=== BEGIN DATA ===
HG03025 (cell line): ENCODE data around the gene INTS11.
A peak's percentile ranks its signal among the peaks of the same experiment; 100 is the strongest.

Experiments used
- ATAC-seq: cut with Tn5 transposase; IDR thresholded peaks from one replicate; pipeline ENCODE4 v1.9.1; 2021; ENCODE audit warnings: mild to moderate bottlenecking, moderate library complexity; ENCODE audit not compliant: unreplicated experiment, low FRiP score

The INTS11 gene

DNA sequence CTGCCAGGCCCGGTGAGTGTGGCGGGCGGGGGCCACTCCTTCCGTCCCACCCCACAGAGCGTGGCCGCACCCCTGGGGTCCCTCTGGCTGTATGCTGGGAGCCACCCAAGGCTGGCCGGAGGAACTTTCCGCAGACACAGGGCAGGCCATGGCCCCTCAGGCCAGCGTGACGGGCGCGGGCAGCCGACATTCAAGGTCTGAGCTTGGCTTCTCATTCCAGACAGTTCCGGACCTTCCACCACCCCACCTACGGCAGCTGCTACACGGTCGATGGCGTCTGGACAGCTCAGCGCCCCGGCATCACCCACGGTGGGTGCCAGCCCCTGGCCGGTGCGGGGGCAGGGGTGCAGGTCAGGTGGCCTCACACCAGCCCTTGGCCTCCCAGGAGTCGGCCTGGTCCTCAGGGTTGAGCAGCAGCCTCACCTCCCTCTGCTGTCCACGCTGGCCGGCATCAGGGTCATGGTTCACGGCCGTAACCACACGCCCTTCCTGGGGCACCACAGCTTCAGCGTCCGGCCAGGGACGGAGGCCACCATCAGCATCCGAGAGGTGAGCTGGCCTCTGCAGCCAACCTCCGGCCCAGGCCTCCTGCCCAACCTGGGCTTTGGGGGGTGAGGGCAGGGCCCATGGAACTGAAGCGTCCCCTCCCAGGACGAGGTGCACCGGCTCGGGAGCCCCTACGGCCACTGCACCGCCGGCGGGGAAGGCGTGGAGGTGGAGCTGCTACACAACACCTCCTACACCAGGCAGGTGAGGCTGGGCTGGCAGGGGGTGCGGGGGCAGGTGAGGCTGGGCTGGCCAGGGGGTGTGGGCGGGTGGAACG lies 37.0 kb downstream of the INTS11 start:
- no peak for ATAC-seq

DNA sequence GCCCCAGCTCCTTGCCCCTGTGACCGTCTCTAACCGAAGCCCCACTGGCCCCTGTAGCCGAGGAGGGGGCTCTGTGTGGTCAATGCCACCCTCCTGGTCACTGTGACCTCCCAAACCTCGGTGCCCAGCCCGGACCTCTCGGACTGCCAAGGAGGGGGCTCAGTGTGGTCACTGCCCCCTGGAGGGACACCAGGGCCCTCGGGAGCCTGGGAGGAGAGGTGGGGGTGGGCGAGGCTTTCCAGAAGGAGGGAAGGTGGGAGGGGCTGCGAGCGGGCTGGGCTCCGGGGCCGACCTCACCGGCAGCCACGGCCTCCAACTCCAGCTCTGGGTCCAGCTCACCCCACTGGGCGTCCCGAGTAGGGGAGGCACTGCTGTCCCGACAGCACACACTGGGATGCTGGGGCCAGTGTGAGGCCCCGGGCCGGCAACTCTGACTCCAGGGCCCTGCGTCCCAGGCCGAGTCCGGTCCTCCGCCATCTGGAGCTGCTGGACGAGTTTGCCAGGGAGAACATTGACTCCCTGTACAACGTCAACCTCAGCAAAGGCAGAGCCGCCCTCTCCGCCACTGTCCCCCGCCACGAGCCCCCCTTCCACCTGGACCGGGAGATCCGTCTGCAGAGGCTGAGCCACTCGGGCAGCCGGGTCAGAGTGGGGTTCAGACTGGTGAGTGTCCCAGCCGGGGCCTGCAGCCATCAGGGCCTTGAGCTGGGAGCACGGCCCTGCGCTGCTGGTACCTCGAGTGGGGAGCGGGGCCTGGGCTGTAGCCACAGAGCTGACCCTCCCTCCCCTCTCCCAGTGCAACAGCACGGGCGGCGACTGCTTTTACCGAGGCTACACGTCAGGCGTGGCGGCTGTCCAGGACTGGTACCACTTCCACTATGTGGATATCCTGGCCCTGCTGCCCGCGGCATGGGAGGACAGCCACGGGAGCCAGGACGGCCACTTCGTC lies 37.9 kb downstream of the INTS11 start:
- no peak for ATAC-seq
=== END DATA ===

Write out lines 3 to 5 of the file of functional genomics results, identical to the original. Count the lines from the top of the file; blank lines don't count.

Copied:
Experiments used
- ATAC-seq: cut with Tn5 transposase; IDR thresholded peaks from one replicate; pipeline ENCODE4 v1.9.1; 2021; ENCODE audit warnings: mild to moderate bottlenecking, moderate library complexity; ENCODE audit not compliant: unreplicated experiment, low FRiP score

The INTS11 gene